CONCERT DATE: August 28, 1976. Houston, TX
Elvis: a disappointing visit at a shrine
by Dale Adamson
Houston Chronicle
August 29, 1976

Attending an Elvis Presley concert these days is like making a disappointing visit to a national shrine. First, there's a repetitious series of Historical-Marker-Ahead: opening acts. Then, a climactic first sighting of the king, a rock'n'roll landmark even 20 years after the fact. And finally, the disillusionment of discovering that the landmark has been strouded with souvenir stands, hawkers and vendors, overrun by tourists and decled out like a Christmas package in sequins and glitter.

Presley made one sold-out appearance in the Summit Saturday afternoon, drawing a typically enthusiastic and uncritical audience that was interested less in music and entertainment then in the mere ephemeral presence of E*L*V*I*S.

Once the crowd was settled in with a 45-minute prelude by J.D. Sumner and the Stamps Quartet of gospel singers, the so-called "comedy" of Jack Kahan and the cheerleading performance of the Sweet Inspirations, the stage was set with quasireligious pomposity for Elvis' arrival. Policeman took their places in the aisles and in front of the stage. The band tuned up and slowly the grandiose strains of "Thus Sprach Zarathustra" rolled out the musical red carpet.

The crowd erupted in a single scream of delight when Elvis strode on stage. Puffy-faced and dressed is a gaudy costume with a heavily spangled vest and six-inch wide belt, he posed for the thousands of Instamatic flashcubes during a quick run-through of "C.C. Rider."

"I'm just trying to wake up," he joked tiredly after staggering through a lack luster "I Got A Woman" that was more notable for his calculatedly subtle hip movements than his singing.
Elvis still has a remarkable strong, deeply resonant voice that, unfortunately, he displayed only rarely Saturday. He spent most of his time tossing scarves like Mardi Gras favors to the audience, shaking hands, receiving flowers and presents and kissing the women persistent enough to break through the throng to the stage and pull themselves up close enough to the King that he didn't have to lean over too far.
He exerted no energy at all in a medley of his early rock tunes - "All Shook Up," "Teddy Bear" and "Don't Be Cruel" - and then complained that the band was too loud.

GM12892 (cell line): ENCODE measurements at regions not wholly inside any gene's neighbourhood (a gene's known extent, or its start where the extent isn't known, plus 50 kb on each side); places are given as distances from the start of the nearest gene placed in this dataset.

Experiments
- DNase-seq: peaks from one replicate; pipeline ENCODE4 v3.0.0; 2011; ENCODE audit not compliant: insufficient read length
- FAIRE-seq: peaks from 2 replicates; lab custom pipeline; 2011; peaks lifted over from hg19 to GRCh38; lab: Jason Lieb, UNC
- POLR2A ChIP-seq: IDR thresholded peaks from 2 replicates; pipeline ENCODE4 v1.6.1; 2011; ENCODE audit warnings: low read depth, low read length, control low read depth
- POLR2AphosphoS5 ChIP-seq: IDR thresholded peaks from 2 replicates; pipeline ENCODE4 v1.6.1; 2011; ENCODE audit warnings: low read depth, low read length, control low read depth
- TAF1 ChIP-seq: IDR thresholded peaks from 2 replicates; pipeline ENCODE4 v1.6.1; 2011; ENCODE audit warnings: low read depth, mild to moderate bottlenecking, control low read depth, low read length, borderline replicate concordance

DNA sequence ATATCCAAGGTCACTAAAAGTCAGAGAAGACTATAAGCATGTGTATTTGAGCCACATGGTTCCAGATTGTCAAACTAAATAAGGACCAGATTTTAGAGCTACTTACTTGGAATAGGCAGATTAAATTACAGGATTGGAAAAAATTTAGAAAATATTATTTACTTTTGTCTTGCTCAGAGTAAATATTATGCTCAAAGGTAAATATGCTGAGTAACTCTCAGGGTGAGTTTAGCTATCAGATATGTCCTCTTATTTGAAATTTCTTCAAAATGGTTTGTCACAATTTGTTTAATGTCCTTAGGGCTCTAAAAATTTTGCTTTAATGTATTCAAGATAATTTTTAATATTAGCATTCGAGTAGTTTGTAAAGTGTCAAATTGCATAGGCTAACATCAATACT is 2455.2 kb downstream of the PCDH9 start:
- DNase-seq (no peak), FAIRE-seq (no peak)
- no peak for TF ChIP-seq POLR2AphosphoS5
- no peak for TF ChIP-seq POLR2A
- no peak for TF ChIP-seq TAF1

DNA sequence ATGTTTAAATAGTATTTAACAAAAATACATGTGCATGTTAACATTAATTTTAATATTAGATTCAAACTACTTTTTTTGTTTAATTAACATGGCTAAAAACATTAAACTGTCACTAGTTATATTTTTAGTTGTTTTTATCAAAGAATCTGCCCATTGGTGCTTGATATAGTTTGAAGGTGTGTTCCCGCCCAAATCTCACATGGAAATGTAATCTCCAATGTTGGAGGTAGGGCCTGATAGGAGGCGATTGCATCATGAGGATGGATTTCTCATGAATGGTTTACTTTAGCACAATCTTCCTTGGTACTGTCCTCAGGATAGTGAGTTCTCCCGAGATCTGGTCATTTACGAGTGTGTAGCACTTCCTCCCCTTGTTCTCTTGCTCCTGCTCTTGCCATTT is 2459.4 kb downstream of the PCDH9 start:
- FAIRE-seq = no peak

James Burton's electric guitar kicked off "Jailhouse Rock" with enough power to propel Elvis comfortably through the song to an intermittently effective "Fever" and an unabashedly patriotic "America, The Beautiful," which drew mere applause than any other musical number of the afternoon.
But his between-song mumblings and his insistent attention to the front row crush of fans at the expense of the other 17,000 audience members left a mighty dull finish on an otherwise polished performance.
He introduced his entire on-stage entourage - some 17 or 18 musicians and singers plus a conductor and small orchestra right down to Charlie Hodge, "the guy that gives me scarves, brings me my water and sings harmony with me." Let's hear it for Charlie - the hardest workin' man in show biz.
Elvis pulled himself up momentarily when he launched into his current single, "Hurt," singing with enough conviction to carry over into a pleasant, but unchallenging version of Willie Nelson's "Ain't funny How Times Slips Away." Then, he had the houselights turned up to get a look at the "real" show - the undyingly loyal fans of every age screaming and scrambling in hopes of possessing just one little piece of Elvis like a chip from the petrified forest. I wonder how many of those fans - who will surely claim that Saturday was one of the finest moments in their lives - noticed that after an hour and 20 minutes show, there was no ovation whatsoever for Elvis or the band? Just a crowded rush to the exits and the traffic jam waiting in the parking lots.


Maile Duval said...

I think the reviewer hit the nail right on the head: the audience members cared less about what Elvis actually sounded like that night than the fact that they were seeing and "experiencing" Elvis live. It's unfortunate that his performance was so lackluster, but I can understand why the excitement of just seeing him could cloud some people's objectivity about the quality of the performance.
For someone like me who has experienced Elvis only post-1977, sometimes one cuts Elvis a little slack because he was "not as bad" as expected. I (finally) started watching the summer 1977 concerts that led to Elvis in Concert and have found the performances not as bad as I had expected. It's all about expectations. If you expect him to perform like he did in 1956, 1968, or even 1970, you'll be sorely disappointed. If you expect him to be totally incoherent and then he surprises you by making some sense, then it's not so bad.

MJD13 said...

You were a little hard on Bob Claypool, who did not write the review you posted. Claypool was the music writer for the now defunct Houston Post. The Post material is (supposedly) gone, and Claypool died pre-internet so his work is hard to find.
He really was a great critic. He loved Elvis, but probably would have skewered him pretty good...he hated, above all else, performers who "mailed it in".
He was ornery, opinionated, loved music and was a great writer. You would have loved him.